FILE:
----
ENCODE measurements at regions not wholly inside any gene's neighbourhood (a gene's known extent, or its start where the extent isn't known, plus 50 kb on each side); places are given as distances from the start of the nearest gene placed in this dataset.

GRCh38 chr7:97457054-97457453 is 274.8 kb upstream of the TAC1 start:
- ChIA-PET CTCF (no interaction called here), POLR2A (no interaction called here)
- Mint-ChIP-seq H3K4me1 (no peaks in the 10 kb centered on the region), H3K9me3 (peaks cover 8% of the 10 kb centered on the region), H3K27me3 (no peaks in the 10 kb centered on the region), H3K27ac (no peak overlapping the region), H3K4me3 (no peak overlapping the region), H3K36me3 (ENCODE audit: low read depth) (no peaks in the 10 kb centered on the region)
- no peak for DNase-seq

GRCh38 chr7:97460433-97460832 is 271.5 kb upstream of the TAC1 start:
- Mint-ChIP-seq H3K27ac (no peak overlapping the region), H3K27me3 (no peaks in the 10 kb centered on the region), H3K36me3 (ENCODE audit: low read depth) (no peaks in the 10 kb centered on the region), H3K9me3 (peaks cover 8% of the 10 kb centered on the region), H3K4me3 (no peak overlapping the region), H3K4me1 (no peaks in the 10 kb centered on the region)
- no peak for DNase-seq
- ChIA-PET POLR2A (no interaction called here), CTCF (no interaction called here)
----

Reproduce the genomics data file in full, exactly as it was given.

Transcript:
ENCODE measurements at regions not wholly inside any gene's neighbourhood (a gene's known extent, or its start where the extent isn't known, plus 50 kb on each side); places are given as distances from the start of the nearest gene placed in this dataset.

GRCh38 chr7:97457054-97457453 is 274.8 kb upstream of the TAC1 start:
- ChIA-PET CTCF (no interaction called here), POLR2A (no interaction called here)
- Mint-ChIP-seq H3K4me1 (no peaks in the 10 kb centered on the region), H3K9me3 (peaks cover 8% of the 10 kb centered on the region), H3K27me3 (no peaks in the 10 kb centered on the region), H3K27ac (no peak overlapping the region), H3K4me3 (no peak overlapping the region), H3K36me3 (ENCODE audit: low read depth) (no peaks in the 10 kb centered on the region)
- no peak for DNase-seq

GRCh38 chr7:97460433-97460832 is 271.5 kb upstream of the TAC1 start:
- Mint-ChIP-seq H3K27ac (no peak overlapping the region), H3K27me3 (no peaks in the 10 kb centered on the region), H3K36me3 (ENCODE audit: low read depth) (no peaks in the 10 kb centered on the region), H3K9me3 (peaks cover 8% of the 10 kb centered on the region), H3K4me3 (no peak overlapping the region), H3K4me1 (no peaks in the 10 kb centered on the region)
- no peak for DNase-seq
- ChIA-PET POLR2A (no interaction called here), CTCF (no interaction called here)